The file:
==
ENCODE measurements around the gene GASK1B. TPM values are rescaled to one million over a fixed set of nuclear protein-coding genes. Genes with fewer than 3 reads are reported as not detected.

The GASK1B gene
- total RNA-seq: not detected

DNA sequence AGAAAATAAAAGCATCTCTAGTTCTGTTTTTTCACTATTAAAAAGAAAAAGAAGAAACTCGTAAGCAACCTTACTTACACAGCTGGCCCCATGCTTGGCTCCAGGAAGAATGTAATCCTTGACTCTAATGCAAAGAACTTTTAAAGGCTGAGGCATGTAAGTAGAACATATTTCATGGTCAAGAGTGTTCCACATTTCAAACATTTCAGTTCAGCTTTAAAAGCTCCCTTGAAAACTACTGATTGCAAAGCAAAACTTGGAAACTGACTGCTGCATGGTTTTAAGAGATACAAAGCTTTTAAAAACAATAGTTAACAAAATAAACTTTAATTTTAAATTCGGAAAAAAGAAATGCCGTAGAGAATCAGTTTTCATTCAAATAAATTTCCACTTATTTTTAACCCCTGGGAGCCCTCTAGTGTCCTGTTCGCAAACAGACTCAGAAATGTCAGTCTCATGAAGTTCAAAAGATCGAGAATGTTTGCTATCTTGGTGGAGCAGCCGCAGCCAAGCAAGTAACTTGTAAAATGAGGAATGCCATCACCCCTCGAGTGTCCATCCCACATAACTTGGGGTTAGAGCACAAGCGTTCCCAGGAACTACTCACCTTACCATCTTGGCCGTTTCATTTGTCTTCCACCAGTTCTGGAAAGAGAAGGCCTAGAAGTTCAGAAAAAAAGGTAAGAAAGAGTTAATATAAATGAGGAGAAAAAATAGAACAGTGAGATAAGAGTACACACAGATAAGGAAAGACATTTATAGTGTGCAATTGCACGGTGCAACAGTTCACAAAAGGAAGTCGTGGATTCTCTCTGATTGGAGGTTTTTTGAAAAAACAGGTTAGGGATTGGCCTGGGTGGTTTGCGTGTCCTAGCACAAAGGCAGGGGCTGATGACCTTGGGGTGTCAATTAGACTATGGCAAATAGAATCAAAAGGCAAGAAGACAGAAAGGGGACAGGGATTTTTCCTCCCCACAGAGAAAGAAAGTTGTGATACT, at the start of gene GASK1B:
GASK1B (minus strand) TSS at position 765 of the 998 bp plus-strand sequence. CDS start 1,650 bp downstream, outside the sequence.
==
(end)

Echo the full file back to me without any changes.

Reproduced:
ENCODE measurements around the gene GASK1B. TPM values are rescaled to one million over a fixed set of nuclear protein-coding genes. Genes with fewer than 3 reads are reported as not detected.

The GASK1B gene
- total RNA-seq: not detected

DNA sequence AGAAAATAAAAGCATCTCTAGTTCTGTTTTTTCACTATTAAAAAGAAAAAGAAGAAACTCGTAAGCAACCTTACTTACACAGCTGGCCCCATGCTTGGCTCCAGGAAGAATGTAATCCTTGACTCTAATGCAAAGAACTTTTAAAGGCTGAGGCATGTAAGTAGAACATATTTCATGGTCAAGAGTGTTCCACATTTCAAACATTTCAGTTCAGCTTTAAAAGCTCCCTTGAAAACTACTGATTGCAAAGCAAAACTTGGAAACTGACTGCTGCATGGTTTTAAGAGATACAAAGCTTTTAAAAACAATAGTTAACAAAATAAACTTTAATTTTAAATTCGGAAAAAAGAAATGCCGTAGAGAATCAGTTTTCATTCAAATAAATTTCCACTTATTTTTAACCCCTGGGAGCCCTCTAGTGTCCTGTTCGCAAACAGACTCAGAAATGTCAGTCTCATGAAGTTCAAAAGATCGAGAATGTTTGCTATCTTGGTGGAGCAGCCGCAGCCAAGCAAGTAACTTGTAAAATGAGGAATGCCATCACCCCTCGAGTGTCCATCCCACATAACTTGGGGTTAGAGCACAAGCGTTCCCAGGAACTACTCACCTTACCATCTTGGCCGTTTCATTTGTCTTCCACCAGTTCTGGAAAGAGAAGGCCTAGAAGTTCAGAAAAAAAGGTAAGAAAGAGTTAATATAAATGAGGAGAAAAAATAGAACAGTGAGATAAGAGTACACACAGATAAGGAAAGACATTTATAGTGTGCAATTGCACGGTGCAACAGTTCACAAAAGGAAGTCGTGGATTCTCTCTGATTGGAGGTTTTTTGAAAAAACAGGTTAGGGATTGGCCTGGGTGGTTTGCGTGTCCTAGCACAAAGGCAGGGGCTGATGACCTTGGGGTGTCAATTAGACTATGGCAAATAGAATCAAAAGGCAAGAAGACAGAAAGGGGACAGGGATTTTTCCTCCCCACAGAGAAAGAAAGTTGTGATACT, at the start of gene GASK1B:
GASK1B (minus strand) TSS at position 765 of the 998 bp plus-strand sequence. CDS start 1,650 bp downstream, outside the sequence.